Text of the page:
Apple AirPods Pro: Audiophile Approved?

Introduction 

First, this review’s not going to focus too much on the features of the AirPods Pro. If you’re here for that then check out literally any other mainstream review site. The features have been reviewed to death, and frankly, they work and they work well. So instead, I’ll mainly be looking at the AirPods Pro from an enthusiast’s perspective: How do they actually sound, and should you consider them if you’re an audiophile? 

To this effect, the AirPods Pro is certainly a polarizing IEM (let’s not debate the semantics of the term) for a lot of enthusiasts. Apple’s not exactly well-known for marketing toward the audiophile crowd, and their standard Airpods is a prime example; most would agree it’s more so an exercise in convenience than it’s an audiophile panacea. But as I’ll be discussing in this review, the AirPods Pro makes good strides towards the latter.

I’m sure you know what they look like. But it wouldn’t be much of a review if we didn’t have eye-candy so… 

Packaging and Accessories

Typical Apple – it’s sparse. You get the AirPods Pro themselves, three sets of tips (S/M/L) and a Lightning cable. There’s also a little fold-out instruction sheet that probably no one actually reads. Hey, I’m just saying.

Fit, Isolation, and Comfort 

Fit and comfort are 100% subjective, so I won’t delve too deep here. But if the original AirPods didn’t fit your ears, I’d suggest giving these a shot as the AirPods Pro uses silicon eartips. You’re locked into Apple’s ecosystem because they’re proprietary tips too, yay! In all seriousness, another perk is that the AirPods Pro uses a vented design and equalizes the pressure build-up that often occurs with some IEMs.  So in theory, if the AirPods Pro fit your ear, it should be very comfortable.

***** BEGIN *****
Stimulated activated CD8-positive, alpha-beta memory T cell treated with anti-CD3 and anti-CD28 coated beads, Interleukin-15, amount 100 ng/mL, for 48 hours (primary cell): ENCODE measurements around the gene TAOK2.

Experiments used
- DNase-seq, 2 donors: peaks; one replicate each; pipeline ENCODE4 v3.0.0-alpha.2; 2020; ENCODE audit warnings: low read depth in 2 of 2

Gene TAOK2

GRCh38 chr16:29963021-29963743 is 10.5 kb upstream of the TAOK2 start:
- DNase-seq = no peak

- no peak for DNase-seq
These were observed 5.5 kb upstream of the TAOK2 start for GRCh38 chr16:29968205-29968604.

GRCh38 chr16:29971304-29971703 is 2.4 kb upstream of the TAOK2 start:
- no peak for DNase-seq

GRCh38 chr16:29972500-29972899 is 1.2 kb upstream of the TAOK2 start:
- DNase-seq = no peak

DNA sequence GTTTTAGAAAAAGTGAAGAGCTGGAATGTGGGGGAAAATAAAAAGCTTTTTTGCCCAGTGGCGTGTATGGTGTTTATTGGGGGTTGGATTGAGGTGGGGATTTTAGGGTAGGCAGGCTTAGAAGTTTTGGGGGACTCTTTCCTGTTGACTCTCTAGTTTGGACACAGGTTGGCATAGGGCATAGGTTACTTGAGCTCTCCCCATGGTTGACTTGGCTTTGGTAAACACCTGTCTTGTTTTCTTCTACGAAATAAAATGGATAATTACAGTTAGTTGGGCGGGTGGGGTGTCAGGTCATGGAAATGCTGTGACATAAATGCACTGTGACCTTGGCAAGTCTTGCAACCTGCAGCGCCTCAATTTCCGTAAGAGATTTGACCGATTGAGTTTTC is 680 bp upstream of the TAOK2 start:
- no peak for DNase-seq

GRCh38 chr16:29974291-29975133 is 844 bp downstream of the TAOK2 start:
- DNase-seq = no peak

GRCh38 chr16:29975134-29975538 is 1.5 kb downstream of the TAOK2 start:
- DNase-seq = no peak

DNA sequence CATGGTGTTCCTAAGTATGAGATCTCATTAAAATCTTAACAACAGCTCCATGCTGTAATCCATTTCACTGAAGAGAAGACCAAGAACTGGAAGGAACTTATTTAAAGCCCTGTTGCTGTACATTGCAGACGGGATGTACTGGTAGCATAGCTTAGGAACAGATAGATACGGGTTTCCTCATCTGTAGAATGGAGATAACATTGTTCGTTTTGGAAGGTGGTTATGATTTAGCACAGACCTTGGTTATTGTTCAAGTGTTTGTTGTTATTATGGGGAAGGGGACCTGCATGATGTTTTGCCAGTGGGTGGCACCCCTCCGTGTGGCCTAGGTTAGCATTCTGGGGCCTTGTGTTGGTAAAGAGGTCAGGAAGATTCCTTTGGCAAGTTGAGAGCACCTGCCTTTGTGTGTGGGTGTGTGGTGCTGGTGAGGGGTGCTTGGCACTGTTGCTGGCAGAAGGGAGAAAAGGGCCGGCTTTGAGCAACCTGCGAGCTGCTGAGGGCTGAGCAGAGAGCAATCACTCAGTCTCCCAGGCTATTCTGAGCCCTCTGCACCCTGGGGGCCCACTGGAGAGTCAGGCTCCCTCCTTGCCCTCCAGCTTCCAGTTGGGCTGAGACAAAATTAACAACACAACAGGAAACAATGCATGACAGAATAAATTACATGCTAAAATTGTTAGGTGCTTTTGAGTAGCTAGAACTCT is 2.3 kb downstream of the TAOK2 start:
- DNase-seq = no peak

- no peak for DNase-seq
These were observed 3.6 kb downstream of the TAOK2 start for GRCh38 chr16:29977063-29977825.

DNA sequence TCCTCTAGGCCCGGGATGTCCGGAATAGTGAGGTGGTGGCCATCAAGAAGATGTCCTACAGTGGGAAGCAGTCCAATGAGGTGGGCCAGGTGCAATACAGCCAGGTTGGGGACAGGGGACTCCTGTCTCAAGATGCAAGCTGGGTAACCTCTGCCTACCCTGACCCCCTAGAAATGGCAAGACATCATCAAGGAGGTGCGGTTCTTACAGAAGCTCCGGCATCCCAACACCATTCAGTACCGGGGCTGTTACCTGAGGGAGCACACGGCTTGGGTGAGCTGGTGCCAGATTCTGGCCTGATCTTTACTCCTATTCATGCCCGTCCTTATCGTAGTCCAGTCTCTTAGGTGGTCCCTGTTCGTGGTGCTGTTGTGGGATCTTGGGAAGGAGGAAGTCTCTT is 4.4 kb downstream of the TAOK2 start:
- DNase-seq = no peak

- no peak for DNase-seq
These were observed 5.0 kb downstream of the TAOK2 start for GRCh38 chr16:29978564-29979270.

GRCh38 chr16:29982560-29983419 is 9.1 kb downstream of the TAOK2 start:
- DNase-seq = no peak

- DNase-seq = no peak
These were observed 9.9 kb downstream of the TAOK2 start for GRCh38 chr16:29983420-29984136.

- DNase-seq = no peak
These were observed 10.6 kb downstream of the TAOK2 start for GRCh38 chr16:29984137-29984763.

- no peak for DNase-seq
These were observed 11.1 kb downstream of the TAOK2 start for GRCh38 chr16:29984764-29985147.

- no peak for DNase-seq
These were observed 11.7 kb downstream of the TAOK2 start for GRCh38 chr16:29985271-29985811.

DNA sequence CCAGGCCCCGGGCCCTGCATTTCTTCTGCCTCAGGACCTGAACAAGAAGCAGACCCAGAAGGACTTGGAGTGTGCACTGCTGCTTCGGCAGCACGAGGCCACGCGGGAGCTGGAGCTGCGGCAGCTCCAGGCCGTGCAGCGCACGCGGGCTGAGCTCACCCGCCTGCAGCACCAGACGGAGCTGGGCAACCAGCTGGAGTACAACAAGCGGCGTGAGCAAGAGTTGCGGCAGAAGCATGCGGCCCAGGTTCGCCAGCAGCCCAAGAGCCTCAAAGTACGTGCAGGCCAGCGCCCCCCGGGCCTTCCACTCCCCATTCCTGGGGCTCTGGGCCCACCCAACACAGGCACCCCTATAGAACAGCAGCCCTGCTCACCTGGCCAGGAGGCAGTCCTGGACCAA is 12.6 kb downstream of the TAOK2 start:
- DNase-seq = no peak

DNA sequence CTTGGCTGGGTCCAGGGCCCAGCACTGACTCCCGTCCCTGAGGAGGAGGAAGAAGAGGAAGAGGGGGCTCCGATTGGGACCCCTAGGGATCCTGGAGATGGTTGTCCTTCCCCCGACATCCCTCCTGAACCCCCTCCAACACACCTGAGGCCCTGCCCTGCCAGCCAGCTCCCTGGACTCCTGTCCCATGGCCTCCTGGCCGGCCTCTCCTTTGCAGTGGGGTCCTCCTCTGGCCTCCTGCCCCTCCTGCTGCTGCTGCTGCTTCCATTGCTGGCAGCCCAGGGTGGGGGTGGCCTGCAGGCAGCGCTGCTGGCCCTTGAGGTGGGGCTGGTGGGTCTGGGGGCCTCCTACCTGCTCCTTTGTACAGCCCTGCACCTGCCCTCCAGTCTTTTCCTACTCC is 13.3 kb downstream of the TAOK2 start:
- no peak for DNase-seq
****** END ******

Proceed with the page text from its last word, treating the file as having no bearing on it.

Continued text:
Inherently, isolation is going to be better than the original AirPods. It’s still a shallow fit, but that’s what the ANC (active noise canceling) is for. ANC easily kills most low frequency noises, and there’s minimal pressure on the ears. 

So while you won’t be losing that blow-dryer aesthetic anytime soon, the comfort, fit, and ANC are certainly worth the trade-off in my books.  

Sound Analysis 

Right, let’s talk about what’s arguably the most important part of any earphone and that’s the sound. 
My testing methodology consists of Apple Music (AAC files) off of my iPhone X. Fun fact: If you go into the Health app, under Hearing you can track your listening levels with the AirPods Pro. This is a really, really underrated feature that too few reviews mention, and to this effect, most of my listening is done at around ~65dB. To my ears, there’s also very little discernible difference in sound between Transparency, Noise Cancelling, and the standard Off controls. 

These are my main test tracks right now just to give you an idea of what I listen to.

Bass: Starting with the low-end, the AirPods Pro is going to be taking advantage of that dynamic driver which is generally better for lower frequency production. There’s acceptable punch, and the sub-bass extends surprisingly well. However, I do find it to be lacking desirable characteristics such as tightness and rumble.